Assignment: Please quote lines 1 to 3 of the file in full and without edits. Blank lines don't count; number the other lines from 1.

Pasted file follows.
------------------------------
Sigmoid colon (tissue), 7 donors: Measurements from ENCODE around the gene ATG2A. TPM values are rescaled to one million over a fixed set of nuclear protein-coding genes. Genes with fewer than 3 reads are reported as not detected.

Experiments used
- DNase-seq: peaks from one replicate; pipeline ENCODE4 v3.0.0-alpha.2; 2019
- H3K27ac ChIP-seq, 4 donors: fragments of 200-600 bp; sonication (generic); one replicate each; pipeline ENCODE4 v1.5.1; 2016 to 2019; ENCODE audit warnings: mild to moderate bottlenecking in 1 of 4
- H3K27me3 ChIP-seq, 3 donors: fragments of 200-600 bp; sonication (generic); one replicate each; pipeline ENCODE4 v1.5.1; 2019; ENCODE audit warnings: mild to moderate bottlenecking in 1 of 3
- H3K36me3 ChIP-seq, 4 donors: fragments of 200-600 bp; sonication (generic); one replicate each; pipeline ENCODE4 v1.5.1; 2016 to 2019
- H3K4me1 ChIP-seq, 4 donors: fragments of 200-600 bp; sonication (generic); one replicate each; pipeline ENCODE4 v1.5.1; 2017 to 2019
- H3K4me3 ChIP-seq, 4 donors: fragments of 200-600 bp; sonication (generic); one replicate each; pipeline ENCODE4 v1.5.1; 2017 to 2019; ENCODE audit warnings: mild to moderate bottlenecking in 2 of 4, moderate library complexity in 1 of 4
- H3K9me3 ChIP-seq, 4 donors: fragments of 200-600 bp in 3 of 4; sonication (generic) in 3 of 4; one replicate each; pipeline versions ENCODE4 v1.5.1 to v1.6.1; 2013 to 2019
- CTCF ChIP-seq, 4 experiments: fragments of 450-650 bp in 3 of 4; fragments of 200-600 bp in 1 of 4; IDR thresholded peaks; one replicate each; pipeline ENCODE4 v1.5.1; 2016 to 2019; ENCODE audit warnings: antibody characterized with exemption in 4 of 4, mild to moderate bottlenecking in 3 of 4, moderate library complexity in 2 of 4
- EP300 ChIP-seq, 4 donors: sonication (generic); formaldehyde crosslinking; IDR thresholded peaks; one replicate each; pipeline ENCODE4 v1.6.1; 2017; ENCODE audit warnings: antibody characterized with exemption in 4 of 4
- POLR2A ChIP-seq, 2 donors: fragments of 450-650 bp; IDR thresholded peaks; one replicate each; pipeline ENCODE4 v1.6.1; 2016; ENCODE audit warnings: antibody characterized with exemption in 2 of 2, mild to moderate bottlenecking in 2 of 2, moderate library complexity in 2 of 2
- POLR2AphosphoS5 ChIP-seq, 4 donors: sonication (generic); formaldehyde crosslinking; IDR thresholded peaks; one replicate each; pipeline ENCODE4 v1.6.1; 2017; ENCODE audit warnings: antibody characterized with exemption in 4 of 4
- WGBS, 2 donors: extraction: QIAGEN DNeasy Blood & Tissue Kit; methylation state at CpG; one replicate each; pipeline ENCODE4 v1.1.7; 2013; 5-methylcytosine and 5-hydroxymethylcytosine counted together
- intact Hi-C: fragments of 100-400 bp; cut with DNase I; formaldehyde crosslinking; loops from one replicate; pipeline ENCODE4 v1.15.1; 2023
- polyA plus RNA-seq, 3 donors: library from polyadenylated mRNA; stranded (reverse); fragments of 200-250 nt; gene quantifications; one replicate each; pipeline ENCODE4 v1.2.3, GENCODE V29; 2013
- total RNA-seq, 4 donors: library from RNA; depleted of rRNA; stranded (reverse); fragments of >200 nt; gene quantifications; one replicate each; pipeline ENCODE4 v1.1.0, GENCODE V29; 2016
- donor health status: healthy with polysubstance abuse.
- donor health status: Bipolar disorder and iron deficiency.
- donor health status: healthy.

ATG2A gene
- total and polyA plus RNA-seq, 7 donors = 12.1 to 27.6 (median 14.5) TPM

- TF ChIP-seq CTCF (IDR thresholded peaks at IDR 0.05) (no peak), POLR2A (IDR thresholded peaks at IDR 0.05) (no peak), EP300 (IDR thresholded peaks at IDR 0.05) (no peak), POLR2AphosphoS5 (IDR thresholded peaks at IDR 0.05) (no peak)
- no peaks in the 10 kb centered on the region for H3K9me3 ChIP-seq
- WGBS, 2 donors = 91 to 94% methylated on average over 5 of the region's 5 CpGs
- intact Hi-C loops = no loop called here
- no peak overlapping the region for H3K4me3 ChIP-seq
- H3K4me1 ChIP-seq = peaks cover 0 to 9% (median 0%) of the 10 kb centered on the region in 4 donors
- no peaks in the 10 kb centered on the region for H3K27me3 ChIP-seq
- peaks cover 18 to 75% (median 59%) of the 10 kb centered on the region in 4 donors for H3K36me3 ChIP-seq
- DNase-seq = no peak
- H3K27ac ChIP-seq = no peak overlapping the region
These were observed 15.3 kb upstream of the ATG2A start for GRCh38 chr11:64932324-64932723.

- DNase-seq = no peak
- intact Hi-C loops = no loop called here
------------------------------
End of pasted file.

Sigmoid colon (tissue), 7 donors: Measurements from ENCODE around the gene ATG2A. TPM values are rescaled to one million over a fixed set of nuclear protein-coding genes. Genes with fewer than 3 reads are reported as not detected.

Experiments used
- DNase-seq: peaks from one replicate; pipeline ENCODE4 v3.0.0-alpha.2; 2019